Vitamin D supplementation improves insulin resistance and LDL(bad)-cholesterol in both obese and overweight pre-menopausal women with vitamin D deficiency

In May 2019 researchers from Turkey published their study to assess the effect of vitamin D supplementation in overweight and obese pre-menopausal women. Vitamin D deficiency is a common problem and is related to an increased risk of obesity, metabolic syndrome, atherosclerosis and cardiovascular disease. It is also known that vitamin D has a beneficial effect on dyslipidemia and insulin secretion. A total of 72 overweight and 50 obese pre-menopausal women, average age 43 years, with vitamin D deficiency were included in the study. At the start of the study, vitamin D levels ranged from 2.9-15.8 ng/ml in the overweight group and 3.0-22.0 ng/ml in the obese group (some sources suggest that levels above 30ng/ml are ‘sufficient’, whilst 28-32 ng/ml is considered ‘optimal’). In addition to vitamin D levels, intact parathyroid hormone, calcium, phosphorus, insulin resistance levels and lipid profiles were assessed. The assessments were repeated at six months. Results showed that following vitamin D supplementation, vitamin D levels increased to 34.7 ng/ml in both groups of individuals. In addition, there was a significant improvement in insulin resistance, as well as LDL(bad)-cholesterol and intact parathyroid hormone levels. A analysis revealed that for every 1 ng/ml increase in vitamin D level there was a 0.30-fold reduction in the level of insulin resistance.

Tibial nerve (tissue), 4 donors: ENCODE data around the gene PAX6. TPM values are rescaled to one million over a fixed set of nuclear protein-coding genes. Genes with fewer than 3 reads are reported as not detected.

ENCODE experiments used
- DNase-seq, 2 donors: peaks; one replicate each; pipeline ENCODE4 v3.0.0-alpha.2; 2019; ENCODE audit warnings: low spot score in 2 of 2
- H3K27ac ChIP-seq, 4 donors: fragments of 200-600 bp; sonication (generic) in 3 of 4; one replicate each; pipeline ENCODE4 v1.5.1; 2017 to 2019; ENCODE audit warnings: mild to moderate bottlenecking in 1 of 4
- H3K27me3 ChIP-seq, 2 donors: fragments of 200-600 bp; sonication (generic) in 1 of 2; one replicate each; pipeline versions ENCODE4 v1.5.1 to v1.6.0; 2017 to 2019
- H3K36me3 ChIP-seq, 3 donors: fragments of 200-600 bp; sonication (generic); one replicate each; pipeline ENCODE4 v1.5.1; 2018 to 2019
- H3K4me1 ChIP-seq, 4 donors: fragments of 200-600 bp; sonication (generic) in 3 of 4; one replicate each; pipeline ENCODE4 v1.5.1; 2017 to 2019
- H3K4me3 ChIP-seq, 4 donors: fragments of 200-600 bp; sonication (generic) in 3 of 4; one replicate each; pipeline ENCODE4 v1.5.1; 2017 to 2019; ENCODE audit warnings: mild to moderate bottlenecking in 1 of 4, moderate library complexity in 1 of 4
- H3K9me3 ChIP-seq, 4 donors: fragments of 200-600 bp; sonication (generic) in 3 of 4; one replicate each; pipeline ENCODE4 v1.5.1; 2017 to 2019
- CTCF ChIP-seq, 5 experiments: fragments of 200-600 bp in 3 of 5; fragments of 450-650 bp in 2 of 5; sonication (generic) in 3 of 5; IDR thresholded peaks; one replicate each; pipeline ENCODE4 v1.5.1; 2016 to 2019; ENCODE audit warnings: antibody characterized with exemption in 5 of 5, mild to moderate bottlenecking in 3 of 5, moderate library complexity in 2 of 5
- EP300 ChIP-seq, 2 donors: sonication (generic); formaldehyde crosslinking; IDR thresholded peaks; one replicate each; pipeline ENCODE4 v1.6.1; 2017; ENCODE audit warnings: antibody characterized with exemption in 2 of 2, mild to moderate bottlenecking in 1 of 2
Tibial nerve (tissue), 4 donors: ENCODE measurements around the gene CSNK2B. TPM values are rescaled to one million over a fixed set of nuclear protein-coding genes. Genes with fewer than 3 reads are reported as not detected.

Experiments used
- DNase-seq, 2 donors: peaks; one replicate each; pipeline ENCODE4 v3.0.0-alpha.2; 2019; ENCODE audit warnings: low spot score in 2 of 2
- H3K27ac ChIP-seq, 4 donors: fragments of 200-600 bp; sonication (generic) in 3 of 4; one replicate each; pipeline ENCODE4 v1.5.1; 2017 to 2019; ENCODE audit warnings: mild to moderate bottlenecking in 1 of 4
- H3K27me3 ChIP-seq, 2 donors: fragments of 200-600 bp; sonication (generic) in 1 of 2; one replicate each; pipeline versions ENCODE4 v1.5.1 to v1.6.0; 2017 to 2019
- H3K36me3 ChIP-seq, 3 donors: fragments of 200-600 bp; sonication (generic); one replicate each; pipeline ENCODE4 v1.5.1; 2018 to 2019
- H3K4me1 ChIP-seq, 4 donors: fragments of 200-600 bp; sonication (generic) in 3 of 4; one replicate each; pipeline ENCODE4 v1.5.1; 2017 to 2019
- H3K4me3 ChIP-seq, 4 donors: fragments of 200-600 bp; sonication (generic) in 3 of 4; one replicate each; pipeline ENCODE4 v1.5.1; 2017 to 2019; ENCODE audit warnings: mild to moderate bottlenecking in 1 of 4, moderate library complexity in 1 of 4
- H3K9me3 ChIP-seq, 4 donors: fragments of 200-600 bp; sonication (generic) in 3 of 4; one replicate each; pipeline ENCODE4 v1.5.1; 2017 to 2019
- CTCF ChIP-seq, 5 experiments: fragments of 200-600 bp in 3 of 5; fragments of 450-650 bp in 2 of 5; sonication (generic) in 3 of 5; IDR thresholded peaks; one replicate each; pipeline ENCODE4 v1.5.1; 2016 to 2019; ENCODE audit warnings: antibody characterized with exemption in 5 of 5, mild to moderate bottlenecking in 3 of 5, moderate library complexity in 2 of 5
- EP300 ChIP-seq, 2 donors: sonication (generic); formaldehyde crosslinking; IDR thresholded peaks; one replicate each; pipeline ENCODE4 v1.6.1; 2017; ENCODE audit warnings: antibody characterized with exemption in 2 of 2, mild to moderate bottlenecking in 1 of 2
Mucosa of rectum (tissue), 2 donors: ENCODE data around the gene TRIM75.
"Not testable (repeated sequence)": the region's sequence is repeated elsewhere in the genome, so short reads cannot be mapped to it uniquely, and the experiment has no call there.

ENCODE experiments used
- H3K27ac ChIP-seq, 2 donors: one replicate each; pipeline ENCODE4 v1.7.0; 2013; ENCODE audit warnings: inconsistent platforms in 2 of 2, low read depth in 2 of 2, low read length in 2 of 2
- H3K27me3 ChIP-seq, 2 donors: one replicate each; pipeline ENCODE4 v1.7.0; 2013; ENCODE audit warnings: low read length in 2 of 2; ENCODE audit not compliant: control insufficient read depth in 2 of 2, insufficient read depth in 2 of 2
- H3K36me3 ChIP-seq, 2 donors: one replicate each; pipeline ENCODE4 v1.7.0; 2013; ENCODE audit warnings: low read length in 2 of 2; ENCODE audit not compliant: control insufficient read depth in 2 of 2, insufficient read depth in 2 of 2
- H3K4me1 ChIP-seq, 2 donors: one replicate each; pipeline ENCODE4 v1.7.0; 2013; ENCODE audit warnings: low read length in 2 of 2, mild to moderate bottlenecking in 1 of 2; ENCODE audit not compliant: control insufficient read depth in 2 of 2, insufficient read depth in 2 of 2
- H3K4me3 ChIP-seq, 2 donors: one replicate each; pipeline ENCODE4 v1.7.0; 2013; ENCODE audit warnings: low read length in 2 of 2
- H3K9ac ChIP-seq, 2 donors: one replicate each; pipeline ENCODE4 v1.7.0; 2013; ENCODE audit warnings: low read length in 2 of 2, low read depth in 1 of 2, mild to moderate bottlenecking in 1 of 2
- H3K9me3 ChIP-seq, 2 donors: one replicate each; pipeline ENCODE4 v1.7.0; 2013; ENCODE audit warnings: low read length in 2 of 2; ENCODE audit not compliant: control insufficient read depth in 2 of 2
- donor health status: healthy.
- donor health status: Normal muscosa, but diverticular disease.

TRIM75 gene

Imga NN et al. Effects of vitamin D supplementation on insulin resistance and dyslipidemia in overweight and obese premenopausal women. Arch Med Sci. 2019 May;15(3):598-606

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